January 12, 2011 at 11:35 am | Report abuse |
  5. Niila Kesh

    I was born in Atlanta (atlaner) in 1948. We never get snow on the ground for 6 days without major melting. I love it. I wont have to move to Anchorage after all. Dont criticize the government – We voted for Bush – how could we possible figure our how to shovel snow. Just enjoy the white suff – found a frozen dove in my front yard. It fell hard and crashed through the ice! 🙁

    January 12, 2011 at 11:35 am | Report abuse |
  6. d

    Sorry about all the snow and ice, hope the sun shines on Atlanta and melts most of this mess. Here in sunny Colorado we have the same problem but being used to the snow our snow plows and sand/salt trucks are always out the night before a storm, sometimes they put down sand/salt or the wet calcium stuff and it isnt needed as much but at least they are prepared. Driving in this stuff is tricky, I hate it myself but realize I have to add 30-40 minutes to any commute. Hope yall warm up soon, I saw the pictures of thick 1-2 ice on the news, bad stuff...sand and salt help cut that stuff though if it's put out soon enough. Even though we have the equipment and are used to snow in Colorado the best advice is to stay in if you dont have to go out.

    January 12, 2011 at 11:35 am | Report abuse |
  7. Bensky

    Snow should not be the number one priority during this Recession. Get a grip on your snow shovel, or hike to work.

    January 12, 2011 at 11:37 am | Report abuse |
  8. Niila Kesh

    I just started snowing again – some snow Mon through Thursday yeah!

    January 12, 2011 at 11:37 am | Report abuse |
  9. bitterjack

    The only reason this is news is because New York made a big deal about it. In New York, it was actually a union vs. city dispute (contract negotiation time) that caused the slow response. In Georgia, it is because it doesn't snow there all the time. Hardly ever in fact. /sigh Just because an event occurs doesn't mean you people have to get all emo over it. Why aren't there any happy stories about people making their first snowman or first snowball fight?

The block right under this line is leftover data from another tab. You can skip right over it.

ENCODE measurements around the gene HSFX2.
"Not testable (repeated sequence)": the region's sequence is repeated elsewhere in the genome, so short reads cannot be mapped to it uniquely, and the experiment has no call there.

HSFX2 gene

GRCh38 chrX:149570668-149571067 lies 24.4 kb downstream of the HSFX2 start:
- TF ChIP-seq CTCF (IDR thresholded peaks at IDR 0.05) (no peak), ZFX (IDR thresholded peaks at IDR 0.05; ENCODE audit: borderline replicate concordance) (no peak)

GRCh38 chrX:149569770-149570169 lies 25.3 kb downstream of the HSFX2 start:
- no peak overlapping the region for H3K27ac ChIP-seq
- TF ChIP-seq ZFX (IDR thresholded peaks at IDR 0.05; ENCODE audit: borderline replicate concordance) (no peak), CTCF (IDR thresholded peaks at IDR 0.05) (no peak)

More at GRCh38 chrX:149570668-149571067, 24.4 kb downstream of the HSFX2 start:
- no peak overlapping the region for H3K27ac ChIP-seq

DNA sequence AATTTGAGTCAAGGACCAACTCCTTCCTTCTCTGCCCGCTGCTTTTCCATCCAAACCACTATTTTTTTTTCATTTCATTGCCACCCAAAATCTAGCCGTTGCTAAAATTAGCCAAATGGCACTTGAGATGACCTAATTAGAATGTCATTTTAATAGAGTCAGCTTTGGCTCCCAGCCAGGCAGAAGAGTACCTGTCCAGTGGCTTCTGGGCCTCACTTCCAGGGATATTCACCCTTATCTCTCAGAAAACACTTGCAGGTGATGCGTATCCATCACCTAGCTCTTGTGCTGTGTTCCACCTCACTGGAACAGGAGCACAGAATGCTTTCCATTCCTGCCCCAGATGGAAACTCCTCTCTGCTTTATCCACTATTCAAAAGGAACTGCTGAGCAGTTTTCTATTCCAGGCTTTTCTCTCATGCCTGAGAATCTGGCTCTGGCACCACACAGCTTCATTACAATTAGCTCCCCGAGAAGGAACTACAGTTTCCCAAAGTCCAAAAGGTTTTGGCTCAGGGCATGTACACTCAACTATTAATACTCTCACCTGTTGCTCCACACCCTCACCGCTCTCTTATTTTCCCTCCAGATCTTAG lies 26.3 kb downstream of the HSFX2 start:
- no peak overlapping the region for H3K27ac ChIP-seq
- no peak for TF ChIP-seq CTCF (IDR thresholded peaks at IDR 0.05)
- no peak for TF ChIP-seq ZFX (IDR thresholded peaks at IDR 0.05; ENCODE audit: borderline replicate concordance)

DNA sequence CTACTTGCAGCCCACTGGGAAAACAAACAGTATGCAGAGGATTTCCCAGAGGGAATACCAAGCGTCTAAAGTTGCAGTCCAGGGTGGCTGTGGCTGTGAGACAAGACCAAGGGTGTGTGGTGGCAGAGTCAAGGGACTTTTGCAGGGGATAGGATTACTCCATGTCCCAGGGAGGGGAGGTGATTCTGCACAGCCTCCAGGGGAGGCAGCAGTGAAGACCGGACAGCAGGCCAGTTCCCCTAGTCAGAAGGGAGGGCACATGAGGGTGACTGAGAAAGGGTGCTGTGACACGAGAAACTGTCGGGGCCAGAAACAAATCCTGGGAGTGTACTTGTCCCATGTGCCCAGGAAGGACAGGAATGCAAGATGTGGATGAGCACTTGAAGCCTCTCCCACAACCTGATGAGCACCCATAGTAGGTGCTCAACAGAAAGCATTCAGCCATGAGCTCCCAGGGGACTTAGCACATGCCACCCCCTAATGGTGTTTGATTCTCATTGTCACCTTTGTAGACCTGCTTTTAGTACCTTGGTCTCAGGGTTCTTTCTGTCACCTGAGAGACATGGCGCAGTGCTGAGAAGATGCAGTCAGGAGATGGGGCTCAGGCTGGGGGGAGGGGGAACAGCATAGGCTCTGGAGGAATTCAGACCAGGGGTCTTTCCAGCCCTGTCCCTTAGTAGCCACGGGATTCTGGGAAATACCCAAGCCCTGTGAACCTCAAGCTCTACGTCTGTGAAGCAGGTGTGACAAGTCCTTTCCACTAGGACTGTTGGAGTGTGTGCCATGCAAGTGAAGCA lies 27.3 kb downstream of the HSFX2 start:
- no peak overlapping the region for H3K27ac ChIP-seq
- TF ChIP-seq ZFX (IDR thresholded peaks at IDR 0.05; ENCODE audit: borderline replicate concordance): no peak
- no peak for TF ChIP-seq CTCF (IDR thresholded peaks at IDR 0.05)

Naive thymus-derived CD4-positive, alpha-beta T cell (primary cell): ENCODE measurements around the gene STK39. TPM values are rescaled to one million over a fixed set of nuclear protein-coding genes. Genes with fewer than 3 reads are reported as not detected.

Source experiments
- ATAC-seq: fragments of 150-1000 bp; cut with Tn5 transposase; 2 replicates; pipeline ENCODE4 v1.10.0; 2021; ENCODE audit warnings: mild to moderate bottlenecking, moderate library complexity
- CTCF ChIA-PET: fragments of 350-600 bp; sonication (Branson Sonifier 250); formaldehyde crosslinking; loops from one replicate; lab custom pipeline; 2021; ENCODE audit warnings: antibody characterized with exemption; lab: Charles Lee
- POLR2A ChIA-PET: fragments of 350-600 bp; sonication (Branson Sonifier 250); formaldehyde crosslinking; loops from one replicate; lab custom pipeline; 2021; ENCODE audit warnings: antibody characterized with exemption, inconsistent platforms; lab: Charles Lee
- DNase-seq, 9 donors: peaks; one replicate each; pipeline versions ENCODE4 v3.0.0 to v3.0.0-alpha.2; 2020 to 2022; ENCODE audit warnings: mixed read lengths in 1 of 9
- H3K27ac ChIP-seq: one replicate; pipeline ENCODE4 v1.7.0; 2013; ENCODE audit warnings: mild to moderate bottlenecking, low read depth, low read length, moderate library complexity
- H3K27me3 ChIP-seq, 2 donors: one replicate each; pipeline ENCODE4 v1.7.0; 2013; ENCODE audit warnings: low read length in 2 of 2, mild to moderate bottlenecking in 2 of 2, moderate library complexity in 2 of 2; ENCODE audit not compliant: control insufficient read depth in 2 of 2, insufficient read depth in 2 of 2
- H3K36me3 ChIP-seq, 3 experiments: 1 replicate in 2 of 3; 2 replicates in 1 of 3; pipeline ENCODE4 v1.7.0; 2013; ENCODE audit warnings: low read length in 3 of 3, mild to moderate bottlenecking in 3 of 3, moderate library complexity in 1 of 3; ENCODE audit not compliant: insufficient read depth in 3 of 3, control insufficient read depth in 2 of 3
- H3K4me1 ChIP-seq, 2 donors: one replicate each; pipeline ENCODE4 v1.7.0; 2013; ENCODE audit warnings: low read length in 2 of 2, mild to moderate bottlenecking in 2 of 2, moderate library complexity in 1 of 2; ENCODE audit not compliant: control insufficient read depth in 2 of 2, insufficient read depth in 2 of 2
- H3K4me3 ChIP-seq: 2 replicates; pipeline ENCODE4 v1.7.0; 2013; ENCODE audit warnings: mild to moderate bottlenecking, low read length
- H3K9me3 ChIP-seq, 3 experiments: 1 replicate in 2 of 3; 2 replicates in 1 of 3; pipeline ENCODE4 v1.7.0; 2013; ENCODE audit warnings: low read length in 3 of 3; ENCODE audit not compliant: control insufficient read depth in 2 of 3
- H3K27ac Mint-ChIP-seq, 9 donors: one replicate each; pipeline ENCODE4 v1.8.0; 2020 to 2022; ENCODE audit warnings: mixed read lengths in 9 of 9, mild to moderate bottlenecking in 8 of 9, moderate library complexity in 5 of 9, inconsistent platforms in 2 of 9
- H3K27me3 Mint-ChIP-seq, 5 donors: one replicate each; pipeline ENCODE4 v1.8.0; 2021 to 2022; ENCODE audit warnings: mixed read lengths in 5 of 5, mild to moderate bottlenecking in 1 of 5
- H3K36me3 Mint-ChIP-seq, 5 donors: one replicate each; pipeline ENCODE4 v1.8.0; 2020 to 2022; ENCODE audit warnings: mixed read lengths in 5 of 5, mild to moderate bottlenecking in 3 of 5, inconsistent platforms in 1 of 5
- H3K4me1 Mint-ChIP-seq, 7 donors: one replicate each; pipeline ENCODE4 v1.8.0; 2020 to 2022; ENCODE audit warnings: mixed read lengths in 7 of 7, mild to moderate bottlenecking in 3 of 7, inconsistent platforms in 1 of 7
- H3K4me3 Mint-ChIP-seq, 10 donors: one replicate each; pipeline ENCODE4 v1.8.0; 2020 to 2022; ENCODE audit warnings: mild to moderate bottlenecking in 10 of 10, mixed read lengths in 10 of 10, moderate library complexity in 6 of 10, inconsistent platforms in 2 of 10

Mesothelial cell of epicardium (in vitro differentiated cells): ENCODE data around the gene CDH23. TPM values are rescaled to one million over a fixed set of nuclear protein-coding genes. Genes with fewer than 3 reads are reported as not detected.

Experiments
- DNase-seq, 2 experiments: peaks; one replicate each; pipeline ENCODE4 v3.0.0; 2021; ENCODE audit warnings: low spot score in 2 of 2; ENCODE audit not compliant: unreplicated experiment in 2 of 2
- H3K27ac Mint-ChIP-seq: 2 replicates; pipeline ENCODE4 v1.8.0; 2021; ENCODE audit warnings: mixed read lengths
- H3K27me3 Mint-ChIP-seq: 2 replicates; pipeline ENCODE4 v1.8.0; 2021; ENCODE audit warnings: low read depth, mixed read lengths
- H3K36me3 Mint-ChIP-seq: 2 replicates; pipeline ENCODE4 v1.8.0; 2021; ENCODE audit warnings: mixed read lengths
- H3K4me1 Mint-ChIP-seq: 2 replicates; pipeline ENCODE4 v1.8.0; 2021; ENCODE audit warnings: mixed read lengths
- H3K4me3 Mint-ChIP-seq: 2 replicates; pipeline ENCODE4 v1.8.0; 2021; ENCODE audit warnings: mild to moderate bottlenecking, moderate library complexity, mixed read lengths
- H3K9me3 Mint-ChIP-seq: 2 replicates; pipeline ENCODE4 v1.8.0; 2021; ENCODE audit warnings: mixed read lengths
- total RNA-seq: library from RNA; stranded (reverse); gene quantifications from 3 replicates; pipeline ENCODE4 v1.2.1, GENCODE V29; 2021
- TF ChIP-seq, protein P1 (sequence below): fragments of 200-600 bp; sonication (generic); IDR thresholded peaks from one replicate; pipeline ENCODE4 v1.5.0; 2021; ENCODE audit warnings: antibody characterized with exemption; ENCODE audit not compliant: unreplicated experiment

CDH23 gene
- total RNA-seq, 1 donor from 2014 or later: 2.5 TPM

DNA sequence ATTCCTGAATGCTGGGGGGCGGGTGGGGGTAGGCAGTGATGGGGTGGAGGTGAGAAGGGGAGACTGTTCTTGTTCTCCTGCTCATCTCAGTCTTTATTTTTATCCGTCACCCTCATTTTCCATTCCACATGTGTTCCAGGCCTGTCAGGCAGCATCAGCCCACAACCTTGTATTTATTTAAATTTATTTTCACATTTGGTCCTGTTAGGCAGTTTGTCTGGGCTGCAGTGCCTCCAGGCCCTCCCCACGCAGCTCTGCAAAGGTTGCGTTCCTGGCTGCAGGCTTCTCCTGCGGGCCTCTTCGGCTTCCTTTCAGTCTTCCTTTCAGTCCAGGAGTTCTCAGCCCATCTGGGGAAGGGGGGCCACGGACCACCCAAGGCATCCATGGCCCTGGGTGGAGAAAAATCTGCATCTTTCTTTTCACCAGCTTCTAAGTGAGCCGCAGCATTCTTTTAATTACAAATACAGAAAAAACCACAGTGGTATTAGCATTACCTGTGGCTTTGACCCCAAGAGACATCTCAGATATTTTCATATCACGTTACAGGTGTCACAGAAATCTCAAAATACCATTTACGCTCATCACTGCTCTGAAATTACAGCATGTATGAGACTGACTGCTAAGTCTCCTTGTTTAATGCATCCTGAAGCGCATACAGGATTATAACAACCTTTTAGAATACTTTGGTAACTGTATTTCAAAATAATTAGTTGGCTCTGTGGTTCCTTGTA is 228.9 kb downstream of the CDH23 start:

January 12, 2011 at 11:39 am | Report abuse |
  10. sara


    January 12, 2011 at 11:50 am | Report abuse |
  11. sara

    Valuing a DOLLAR is superior to Valuing Lives here. Yes I am Livid and yes it is Stupid for a big Metro area such as Atlanta is living 20 years Behind Times. Unexceptable!

    January 12, 2011 at 11:52 am | Report abuse |
  12. Kathy

    People in the Southern states are complaining about the inconvenience the snow/ice has caused. We have become a nation of whiners always whining when we don't get our way or are inconvenienced in any way. We all need to take a step back and think about how people from a long time ago were able to get through harsh winters with snow/ice of at least three or four feet sometimes more. How did they do it with plows, etc? We have become too soft. That will be our downfall when other countries decide to fight us and take control of us. We'll lose the freedom that our people have fought so hard for. I say, "Pull together, roll up our sleeves, and get to work! This is our country! Get the drug dealers, drugs, whiners, hanger-ons, lazy people out of here! We have no room for them! Keep America strong! Don't be a nation of whiners! Work together as one nation UNDER GOD!

    January 12, 2011 at 11:54 am | Report abuse |
    • tallblondes

      If you were here, Kathy, you'd see that people aren't really whining that much about snow and ice. In fact, most people are taking it in stride and staying light-hearted about it. It's not the snow or the ice that's causing the problem. It's our inability to deal with it financially that will leave a financial impact of its own. Have you noticed the economy lately? We Southern states have cause for worry. Worry and concern and a desire to discuss improvements is not the same as whining.

      January 12, 2011 at 11:58 am | Report abuse |
  13. tallblondes

    Snickering at sara's "Unexceptable!" Which brings me to education. More money spent...probably more furlough days for teachers. Great. Just great. Well I hope everyone stays safe and warm while we wait for the sun to deliver us.

    January 12, 2011 at 11:55 am | Report abuse |
  14. Suburban Atlantan

    Tony makes very good points. This lack of planning and separatist mentality has plagued this city for decades. In the late 60s and early 70s most outlying counties (Cobb, Gwinnett, Fayette, etc) opted not to join in the MARTA bus/ future rail system because they didn't want that "urban element" moving into their county. Then end result is a city that has massive sprawl and ridiculous traffic. The GDOT solution is to expand the highways instead of investing in expanding the Marta rail system. The counties then start their own bus services instead of trying to build on the infrastructure that is already there. 35 years later this region is still divided with no signs of pulling together to help the current residents or future residents. Every year there is a new "city" being created out of Fulton County and still much talk of creating another county, as if 159 counties is not enough. Pull together people.

    January 12, 2011 at 11:55 am | Report abuse |
  15. Kathy

    Without plows, not with. Sorry!

    January 12, 2011 at 11:56 am | Report abuse |